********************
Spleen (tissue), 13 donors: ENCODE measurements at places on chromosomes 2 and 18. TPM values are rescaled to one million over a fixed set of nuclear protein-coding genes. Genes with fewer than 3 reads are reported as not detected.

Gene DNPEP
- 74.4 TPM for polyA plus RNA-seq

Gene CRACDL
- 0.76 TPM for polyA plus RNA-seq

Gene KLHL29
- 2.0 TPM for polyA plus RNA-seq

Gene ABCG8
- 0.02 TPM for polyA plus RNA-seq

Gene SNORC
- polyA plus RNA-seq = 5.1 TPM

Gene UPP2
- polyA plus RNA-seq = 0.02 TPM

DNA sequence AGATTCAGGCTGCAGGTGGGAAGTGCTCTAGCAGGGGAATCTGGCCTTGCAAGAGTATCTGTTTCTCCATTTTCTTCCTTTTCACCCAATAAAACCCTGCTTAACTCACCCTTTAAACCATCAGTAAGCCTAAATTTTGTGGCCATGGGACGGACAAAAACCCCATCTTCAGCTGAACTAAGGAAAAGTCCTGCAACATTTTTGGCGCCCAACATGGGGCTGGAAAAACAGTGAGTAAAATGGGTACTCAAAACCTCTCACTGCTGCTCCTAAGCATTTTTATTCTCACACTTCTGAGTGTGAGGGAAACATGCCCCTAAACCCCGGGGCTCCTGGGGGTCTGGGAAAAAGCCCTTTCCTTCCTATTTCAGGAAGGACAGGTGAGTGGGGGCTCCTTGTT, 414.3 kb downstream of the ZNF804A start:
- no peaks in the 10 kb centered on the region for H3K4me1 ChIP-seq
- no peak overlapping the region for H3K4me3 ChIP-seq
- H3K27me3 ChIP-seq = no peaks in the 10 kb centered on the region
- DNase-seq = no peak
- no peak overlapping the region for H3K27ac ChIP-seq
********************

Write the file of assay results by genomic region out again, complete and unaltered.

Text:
Spleen (tissue), 13 donors: ENCODE measurements at places on chromosomes 2 and 18. TPM values are rescaled to one million over a fixed set of nuclear protein-coding genes. Genes with fewer than 3 reads are reported as not detected.

Gene DNPEP
- 74.4 TPM for polyA plus RNA-seq

Gene CRACDL
- 0.76 TPM for polyA plus RNA-seq

Gene KLHL29
- 2.0 TPM for polyA plus RNA-seq

Gene ABCG8
- 0.02 TPM for polyA plus RNA-seq

Gene SNORC
- polyA plus RNA-seq = 5.1 TPM

Gene UPP2
- polyA plus RNA-seq = 0.02 TPM

DNA sequence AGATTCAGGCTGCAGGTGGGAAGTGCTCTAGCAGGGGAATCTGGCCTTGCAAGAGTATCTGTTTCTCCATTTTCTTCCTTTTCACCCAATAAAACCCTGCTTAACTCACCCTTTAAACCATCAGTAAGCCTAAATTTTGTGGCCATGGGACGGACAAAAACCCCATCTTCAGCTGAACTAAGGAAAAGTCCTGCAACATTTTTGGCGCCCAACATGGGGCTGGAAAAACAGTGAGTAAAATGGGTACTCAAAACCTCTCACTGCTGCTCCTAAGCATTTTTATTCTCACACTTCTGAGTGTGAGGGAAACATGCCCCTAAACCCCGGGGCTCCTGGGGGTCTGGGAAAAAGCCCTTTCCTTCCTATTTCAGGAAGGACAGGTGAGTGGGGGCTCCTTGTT, 414.3 kb downstream of the ZNF804A start:
- no peaks in the 10 kb centered on the region for H3K4me1 ChIP-seq
- no peak overlapping the region for H3K4me3 ChIP-seq
- H3K27me3 ChIP-seq = no peaks in the 10 kb centered on the region
- DNase-seq = no peak
- no peak overlapping the region for H3K27ac ChIP-seq